The philosophical community has also moved in this direction, with many philosophers considering that the SSM debate is over, and discussion is no longer required or even legitimate. Christian philosopher Richard Swinburne felt the wrath of this view recently when he was invited to present a lecture on sexual morality at the Society of Christian Philosophers (SCP) meeting. His view that homosexual acts are immoral and that homosexuality is a disability that should be cured are widely known, and he was predictably criticised. However the President of the SCP felt compelled to apologise for “the hurt caused” by his lecture, despite Swinburne’s position being a commonly held view amongst Christian philosophers (and others) throughout history.

Feser’s discussion of this incident is instructive, particularly on the issue of hurtfulness. He points out that philosophers discuss all sorts of ideas that can cause offense, but that is no reason to end the discussion. Abortion is a prime example, where arguing that abortion is murder is likely to offend women who have had abortions – and yet it is very much a live topic in ethics. Citing hurt feelings should not be used as a tactic to shut down debate.

The question then is at what point is an argument “settled”? At what point should debate largely cease, and it be acknowledged that further argument is unproductive? There seems to be no easy way to determine this, but there is still widespread disagreement about SSM. We don’t seem to be at the point where we can declare it settled – except in the minds of those who want to declare victory for their view.

Christian hypocrisy

It is all very well to conclude that disapproving of certain behaviours is not bigotry, but the commonly cited adage of “hate the sin, love the sinner” seems trite given the apparent hate for gay people that some Christians have demonstrated. Often we have been and are bigoted, and the church has serious work to do in repairing relationships with the gay community.

We have also been hypocritical in condemning gay sex but tacitly or even blatantly condoning other damaging behaviour in our churches. As John Stonestreet and Sean McDowell note “it’s not lost on the gay community that the church held no (or at least very few) marches or rallies against no-fault divorce, adultery, or other things that have done even greater harm to marriage and families. There is a reason that the gay community feels singled out. Though we are often unfairly accused of bigotry and hate, we have been inconsistent”. I would add that at times we have been fairly accused of bigotry and hate.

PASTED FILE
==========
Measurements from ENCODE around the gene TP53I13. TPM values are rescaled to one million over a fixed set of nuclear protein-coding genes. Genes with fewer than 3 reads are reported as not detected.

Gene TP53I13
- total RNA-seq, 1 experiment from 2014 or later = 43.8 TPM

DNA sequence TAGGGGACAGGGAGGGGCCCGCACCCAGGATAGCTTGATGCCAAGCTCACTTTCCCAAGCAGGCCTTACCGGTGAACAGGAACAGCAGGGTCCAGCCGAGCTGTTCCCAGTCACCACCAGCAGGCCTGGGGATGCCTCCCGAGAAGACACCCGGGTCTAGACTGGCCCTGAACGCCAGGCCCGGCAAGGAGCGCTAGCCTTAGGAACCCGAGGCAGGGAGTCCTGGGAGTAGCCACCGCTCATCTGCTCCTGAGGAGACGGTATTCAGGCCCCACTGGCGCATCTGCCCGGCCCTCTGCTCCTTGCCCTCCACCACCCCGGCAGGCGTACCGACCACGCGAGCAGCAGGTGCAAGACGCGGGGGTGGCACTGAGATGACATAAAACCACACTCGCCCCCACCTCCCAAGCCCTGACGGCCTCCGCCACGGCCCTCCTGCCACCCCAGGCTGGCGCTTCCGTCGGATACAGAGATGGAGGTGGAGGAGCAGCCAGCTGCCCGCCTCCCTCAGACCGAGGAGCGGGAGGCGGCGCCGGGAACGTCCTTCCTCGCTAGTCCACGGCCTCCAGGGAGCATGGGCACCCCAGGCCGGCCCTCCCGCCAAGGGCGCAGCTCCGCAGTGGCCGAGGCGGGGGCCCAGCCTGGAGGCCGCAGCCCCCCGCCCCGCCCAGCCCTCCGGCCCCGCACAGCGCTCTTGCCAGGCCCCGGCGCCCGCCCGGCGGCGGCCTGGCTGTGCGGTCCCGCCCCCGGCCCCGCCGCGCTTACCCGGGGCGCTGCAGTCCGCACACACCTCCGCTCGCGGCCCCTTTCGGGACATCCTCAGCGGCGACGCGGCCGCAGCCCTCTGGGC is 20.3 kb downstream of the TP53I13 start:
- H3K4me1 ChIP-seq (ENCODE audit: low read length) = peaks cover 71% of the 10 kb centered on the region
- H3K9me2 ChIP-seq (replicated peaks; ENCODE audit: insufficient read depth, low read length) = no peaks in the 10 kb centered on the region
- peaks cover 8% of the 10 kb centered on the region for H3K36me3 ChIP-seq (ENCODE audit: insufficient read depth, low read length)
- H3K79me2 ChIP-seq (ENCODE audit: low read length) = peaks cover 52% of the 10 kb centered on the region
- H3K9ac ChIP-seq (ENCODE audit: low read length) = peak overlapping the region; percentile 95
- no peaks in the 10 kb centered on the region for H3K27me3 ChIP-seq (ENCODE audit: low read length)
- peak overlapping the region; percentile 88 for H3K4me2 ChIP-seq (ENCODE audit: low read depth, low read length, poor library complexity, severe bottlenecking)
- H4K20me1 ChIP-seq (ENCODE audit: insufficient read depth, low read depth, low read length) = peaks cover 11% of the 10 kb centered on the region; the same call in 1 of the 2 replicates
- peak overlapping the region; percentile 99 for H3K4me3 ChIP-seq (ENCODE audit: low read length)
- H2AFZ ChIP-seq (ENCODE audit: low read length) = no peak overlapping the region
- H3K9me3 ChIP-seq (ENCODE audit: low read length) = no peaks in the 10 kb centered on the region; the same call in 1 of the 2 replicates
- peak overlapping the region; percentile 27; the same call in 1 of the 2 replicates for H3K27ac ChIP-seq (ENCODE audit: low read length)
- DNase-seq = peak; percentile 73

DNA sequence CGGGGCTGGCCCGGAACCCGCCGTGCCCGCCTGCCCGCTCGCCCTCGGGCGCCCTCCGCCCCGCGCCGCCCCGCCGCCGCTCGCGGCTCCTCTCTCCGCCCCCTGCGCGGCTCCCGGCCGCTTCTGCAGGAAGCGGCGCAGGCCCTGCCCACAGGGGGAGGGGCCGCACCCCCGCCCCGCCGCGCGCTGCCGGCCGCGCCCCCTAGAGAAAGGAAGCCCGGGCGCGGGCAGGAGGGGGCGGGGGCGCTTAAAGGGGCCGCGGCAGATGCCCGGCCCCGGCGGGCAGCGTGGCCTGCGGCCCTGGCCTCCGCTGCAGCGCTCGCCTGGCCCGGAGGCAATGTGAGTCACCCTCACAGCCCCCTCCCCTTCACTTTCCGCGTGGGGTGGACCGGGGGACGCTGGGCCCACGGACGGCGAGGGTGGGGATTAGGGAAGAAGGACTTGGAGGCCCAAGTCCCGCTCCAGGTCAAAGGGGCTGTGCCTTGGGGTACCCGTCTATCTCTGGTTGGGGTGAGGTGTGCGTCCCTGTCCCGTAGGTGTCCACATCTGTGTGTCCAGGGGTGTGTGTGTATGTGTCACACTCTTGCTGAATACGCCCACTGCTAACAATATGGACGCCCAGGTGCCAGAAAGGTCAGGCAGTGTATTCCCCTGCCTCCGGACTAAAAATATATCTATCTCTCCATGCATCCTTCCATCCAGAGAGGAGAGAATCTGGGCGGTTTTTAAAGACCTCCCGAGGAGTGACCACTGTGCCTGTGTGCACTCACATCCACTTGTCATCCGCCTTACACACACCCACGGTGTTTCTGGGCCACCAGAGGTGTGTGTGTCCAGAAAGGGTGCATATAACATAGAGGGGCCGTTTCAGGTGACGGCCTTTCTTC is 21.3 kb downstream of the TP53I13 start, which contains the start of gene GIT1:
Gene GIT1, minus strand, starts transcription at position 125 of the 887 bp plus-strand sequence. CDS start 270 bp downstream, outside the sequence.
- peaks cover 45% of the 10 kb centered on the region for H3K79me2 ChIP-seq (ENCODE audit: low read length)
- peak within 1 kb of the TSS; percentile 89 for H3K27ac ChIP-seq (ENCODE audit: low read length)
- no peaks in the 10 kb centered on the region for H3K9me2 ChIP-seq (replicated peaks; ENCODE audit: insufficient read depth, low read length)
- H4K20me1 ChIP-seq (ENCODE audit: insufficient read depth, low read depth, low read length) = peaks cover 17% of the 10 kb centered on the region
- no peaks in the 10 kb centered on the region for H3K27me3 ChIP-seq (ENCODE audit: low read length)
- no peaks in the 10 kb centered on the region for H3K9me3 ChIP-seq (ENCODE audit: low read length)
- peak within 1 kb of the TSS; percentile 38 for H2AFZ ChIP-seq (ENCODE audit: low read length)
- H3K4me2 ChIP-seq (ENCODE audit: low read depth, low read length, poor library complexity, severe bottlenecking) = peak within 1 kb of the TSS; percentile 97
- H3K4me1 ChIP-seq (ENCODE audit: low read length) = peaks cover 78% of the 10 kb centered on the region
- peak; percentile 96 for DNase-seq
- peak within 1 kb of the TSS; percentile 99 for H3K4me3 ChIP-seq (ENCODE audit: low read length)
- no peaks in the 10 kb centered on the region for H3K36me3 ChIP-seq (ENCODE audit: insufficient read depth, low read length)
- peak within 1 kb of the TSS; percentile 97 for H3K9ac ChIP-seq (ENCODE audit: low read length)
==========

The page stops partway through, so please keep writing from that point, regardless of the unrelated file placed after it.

Conclusion

Charles Taylor, in his opus A Secular Age, describes our current age as one of “expressive individualism”, and the prime value is personal choice, irrespective of the choices made. Consequently, the only virtue is tolerance of people’s choices, and “the.sin which is not tolerated is intolerance”. The result is the abuse of those who make the judgement that some behavioural choices are morally wrong.

Real bigotry, however,  involves hatred for others, not disagreement on controversial issues. Redefining bigotry to denigrate those who hold that certain behaviours are wrong is an attempt to shame and bully opponents into silence or reluctant agreement.

Christians are not bigoted in regarding homosexual behaviour as immoral, provided they are not disliking or hating those whose behaviour they are criticising.

A caution though: we need to carefully examine our hearts to discern whether we are truly loving those who we disagree with, and whether we are disproportionately highlighting one sin and treating it as somehow worse than others.

 

 

 

 

 

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Are there objective moral values?

Are there objective moral values?

Objective moral values are moral values that are “independent of human desires, perceptions, beliefs and practices”. Those who hold that moral values are objective are known as moral realists, and they believe that statements such as “slavery is wrong” are true or false regardless of who says them, and where and when they were said.

Atheists such as Nietzsche, Hume and Mackie all agreed that there are no objective moral values in a godless universe. Although this is a common position, not all atheists hold to it, and a recent post concluded that it is possible to maintain that objective moral values could exist without God. This involves accepting that brute moral facts just happen to exist in our universe, and that they match our moral beliefs.

By contrast, theists explain moral facts by appealing to the necessary existence of God, which neatly explains moral obligation and why moral facts are correlated with our moral beliefs. The theistic view seems more persuasive, but of course the theistic worldview entails many other commitments which atheists find untenable.

Why do atheists like Wielenberg even think objective moral values exist? Given their commitment to an evolutionary account for our existence, it seems logical to attribute our moral beliefs and our intuitions about these beliefs to natural selection, at least indirectly. But doing so makes it difficult to be a realist about moral values, as it leads to Sharon Street’s “Darwinian dilemma” – either evolutionary forces have somehow conspired to produce moral beliefs that match these objective moral values, or our moral beliefs don’t coincide with whatever objective moral values exist at all. If objective moral values are jettisoned, the Darwinian dilemma dissolves, so why hold to this position?